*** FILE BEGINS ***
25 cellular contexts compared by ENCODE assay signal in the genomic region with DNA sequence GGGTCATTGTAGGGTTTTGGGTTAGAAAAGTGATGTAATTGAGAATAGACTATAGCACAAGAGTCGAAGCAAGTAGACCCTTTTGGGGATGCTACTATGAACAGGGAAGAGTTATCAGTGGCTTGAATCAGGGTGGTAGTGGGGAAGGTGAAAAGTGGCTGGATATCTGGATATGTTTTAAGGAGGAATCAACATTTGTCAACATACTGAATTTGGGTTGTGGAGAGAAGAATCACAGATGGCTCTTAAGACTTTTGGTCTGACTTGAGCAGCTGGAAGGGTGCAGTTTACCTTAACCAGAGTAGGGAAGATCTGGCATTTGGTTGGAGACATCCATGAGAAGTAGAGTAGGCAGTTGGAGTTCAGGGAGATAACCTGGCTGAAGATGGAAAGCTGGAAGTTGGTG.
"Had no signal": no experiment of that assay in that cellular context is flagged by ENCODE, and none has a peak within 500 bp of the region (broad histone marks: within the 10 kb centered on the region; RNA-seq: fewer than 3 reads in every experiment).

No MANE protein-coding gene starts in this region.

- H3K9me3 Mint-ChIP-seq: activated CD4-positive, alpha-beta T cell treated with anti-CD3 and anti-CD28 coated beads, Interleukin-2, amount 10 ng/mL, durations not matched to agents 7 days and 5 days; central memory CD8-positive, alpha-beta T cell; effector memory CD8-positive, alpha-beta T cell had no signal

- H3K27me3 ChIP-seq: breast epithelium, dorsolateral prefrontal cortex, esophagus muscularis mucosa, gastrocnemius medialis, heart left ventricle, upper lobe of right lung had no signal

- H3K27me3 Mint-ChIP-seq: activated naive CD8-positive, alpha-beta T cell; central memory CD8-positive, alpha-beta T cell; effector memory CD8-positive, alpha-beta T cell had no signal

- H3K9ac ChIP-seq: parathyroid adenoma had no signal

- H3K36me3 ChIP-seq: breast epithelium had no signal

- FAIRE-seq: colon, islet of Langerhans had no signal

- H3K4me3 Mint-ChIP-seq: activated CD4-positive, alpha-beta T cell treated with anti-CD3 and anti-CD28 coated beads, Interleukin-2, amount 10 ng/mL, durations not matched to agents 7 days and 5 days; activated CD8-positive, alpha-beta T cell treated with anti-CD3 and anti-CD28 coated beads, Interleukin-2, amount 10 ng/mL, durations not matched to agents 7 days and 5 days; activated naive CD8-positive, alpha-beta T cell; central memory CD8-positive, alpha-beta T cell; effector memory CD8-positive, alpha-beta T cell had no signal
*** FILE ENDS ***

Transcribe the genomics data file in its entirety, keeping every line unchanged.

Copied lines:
25 cellular contexts compared by ENCODE assay signal in the genomic region with DNA sequence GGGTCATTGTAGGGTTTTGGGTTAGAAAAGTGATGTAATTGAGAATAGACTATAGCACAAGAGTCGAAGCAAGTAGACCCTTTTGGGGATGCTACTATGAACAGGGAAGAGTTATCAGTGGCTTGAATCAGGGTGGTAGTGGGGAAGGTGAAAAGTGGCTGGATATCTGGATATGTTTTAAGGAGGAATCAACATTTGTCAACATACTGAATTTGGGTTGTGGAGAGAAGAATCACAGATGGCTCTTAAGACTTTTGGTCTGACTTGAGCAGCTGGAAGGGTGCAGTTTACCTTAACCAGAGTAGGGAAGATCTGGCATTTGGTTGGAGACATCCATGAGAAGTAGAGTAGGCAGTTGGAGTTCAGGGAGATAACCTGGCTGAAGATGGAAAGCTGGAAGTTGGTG.
"Had no signal": no experiment of that assay in that cellular context is flagged by ENCODE, and none has a peak within 500 bp of the region (broad histone marks: within the 10 kb centered on the region; RNA-seq: fewer than 3 reads in every experiment).

No MANE protein-coding gene starts in this region.

- H3K9me3 Mint-ChIP-seq: activated CD4-positive, alpha-beta T cell treated with anti-CD3 and anti-CD28 coated beads, Interleukin-2, amount 10 ng/mL, durations not matched to agents 7 days and 5 days; central memory CD8-positive, alpha-beta T cell; effector memory CD8-positive, alpha-beta T cell had no signal

- H3K27me3 ChIP-seq: breast epithelium, dorsolateral prefrontal cortex, esophagus muscularis mucosa, gastrocnemius medialis, heart left ventricle, upper lobe of right lung had no signal

- H3K27me3 Mint-ChIP-seq: activated naive CD8-positive, alpha-beta T cell; central memory CD8-positive, alpha-beta T cell; effector memory CD8-positive, alpha-beta T cell had no signal

- H3K9ac ChIP-seq: parathyroid adenoma had no signal

- H3K36me3 ChIP-seq: breast epithelium had no signal

- FAIRE-seq: colon, islet of Langerhans had no signal

- H3K4me3 Mint-ChIP-seq: activated CD4-positive, alpha-beta T cell treated with anti-CD3 and anti-CD28 coated beads, Interleukin-2, amount 10 ng/mL, durations not matched to agents 7 days and 5 days; activated CD8-positive, alpha-beta T cell treated with anti-CD3 and anti-CD28 coated beads, Interleukin-2, amount 10 ng/mL, durations not matched to agents 7 days and 5 days; activated naive CD8-positive, alpha-beta T cell; central memory CD8-positive, alpha-beta T cell; effector memory CD8-positive, alpha-beta T cell had no signal